As for mentioned by having a home buyers report conducted at the same time as your valuation you can save on costs. However this is just one of three types of survey that should be carried out when buying a property the other two are:
• A structural survey, this is the most expensive type of survey costing in the region of £600 and as a result is often overlooked by buyers. This can be a costly mistake in the long run as a structural survey will uncover any potentially serious problems with a property. It is highly recommended that a structural survey is undertaken for older or non-standard properties as these are most at risk. Not only can a structural survey flag up any potential disasters while their still relatively inexpensive to fix, but these potential issues can provide a good bargaining point when negotiating price with the seller and save you money in the long run.
• If you don’t want to fork out for a structural survey you can always opt for a home condition survey.. The most basic and as a result the cheapest, typically £250-£300, it can be sufficient for more conventional or newly built properties.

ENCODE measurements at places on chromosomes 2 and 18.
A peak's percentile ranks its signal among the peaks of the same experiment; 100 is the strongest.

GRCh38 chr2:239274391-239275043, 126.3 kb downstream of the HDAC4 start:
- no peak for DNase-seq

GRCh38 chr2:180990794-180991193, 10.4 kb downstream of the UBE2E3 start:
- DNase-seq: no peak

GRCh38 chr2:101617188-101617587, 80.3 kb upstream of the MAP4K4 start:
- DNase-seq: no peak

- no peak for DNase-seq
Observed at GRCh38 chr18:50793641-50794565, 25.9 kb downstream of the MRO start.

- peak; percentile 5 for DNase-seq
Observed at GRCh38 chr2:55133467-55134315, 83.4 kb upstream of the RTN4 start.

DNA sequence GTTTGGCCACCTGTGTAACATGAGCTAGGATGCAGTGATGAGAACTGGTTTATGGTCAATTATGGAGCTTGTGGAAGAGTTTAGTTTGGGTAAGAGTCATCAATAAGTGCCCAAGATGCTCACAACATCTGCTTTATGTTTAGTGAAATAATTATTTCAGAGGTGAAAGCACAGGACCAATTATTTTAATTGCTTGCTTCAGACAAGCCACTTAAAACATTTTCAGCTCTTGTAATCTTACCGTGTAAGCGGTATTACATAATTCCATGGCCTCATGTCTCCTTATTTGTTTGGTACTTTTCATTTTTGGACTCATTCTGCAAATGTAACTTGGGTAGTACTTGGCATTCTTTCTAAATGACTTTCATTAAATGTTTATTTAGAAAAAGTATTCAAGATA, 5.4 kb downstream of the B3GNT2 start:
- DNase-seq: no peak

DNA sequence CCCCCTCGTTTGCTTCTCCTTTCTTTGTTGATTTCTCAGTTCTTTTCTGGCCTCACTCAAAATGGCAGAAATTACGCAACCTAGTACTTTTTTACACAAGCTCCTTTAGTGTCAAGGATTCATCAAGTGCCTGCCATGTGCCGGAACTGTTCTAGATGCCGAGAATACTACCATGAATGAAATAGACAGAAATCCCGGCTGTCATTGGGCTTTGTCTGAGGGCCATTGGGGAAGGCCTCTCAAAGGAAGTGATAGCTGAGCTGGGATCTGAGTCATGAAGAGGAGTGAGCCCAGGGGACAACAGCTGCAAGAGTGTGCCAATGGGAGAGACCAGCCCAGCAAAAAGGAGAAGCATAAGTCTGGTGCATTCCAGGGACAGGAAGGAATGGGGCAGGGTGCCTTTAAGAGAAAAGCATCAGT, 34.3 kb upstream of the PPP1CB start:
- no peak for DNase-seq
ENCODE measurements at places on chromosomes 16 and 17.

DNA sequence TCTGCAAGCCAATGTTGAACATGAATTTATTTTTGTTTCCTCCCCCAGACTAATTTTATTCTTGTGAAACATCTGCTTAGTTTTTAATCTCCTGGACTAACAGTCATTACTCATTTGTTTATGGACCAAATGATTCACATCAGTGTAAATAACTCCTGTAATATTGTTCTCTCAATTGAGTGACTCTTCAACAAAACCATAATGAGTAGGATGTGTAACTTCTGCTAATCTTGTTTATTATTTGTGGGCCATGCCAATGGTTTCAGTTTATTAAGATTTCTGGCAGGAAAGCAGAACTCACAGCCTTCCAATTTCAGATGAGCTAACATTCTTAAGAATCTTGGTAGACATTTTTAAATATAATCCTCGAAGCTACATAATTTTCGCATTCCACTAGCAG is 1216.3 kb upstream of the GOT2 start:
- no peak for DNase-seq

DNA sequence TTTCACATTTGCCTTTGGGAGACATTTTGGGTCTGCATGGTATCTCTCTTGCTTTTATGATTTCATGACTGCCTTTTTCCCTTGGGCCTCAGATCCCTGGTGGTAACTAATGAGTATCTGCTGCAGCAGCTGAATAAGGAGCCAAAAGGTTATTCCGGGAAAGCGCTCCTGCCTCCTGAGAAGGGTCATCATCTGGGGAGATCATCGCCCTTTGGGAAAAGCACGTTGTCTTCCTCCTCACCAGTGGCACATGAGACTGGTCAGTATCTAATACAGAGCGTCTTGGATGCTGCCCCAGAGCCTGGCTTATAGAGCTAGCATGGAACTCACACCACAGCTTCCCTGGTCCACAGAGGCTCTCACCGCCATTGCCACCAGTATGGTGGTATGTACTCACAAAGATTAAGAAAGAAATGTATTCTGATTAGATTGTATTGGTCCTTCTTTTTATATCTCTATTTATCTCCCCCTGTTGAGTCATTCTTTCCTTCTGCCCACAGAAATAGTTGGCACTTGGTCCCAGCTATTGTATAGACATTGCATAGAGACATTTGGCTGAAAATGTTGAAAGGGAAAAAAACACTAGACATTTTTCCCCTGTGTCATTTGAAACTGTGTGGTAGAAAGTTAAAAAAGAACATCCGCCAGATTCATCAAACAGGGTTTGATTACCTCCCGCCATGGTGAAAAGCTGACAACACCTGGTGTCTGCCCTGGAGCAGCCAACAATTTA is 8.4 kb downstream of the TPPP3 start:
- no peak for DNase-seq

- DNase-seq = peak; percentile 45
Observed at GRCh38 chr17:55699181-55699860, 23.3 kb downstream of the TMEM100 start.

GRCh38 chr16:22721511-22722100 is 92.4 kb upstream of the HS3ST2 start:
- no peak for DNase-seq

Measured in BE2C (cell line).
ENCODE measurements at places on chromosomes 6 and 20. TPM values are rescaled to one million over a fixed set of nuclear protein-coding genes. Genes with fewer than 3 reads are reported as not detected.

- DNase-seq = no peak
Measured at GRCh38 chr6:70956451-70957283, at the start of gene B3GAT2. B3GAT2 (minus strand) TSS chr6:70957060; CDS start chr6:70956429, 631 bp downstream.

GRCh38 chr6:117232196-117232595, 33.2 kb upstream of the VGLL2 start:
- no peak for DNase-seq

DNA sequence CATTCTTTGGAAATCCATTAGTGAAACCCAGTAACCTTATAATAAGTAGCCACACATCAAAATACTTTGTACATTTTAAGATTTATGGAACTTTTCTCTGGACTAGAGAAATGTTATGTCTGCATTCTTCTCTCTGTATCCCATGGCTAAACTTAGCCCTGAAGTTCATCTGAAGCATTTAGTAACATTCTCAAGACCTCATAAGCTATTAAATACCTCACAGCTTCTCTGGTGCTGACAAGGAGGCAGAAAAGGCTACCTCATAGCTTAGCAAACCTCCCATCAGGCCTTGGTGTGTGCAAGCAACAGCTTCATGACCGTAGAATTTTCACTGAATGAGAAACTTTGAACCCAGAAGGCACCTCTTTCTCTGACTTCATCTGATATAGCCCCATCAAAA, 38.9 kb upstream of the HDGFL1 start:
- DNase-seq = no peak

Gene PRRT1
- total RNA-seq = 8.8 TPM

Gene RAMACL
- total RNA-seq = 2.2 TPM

However these surveys won’t account for everything and often the most truthful representation of your property and the land it sits on is through a conveyancer’s survey. This will flag things that your estate agent or surveyor wont such as:
• Local authority searches: is there a new transport development planned through your back garden or is there any environmental dangers such as power stations or mobile phone masts nearby.
• Checking the risk of flooding: Again something that is often overlooked but as many across the Britain have experienced increasingly in the past few years, something that is a very real danger and can ruin your property and life.
• A Chancel Repair Search: This accounts for any medieval leftovers on your land that the church could come asking for.
• An Environmental Search: Conducted by the Environmental Agency this can reveal things such as is your house sitting on a former landfill site.
• Finally any location specific searches: This could be Radon gas in Somerset, mining in Warwickshire, Tin in Cornwall or more recently the practice of Fracking in some parts of the UK.
Cornwall or more recently the practice of Fracking in some parts of the UK.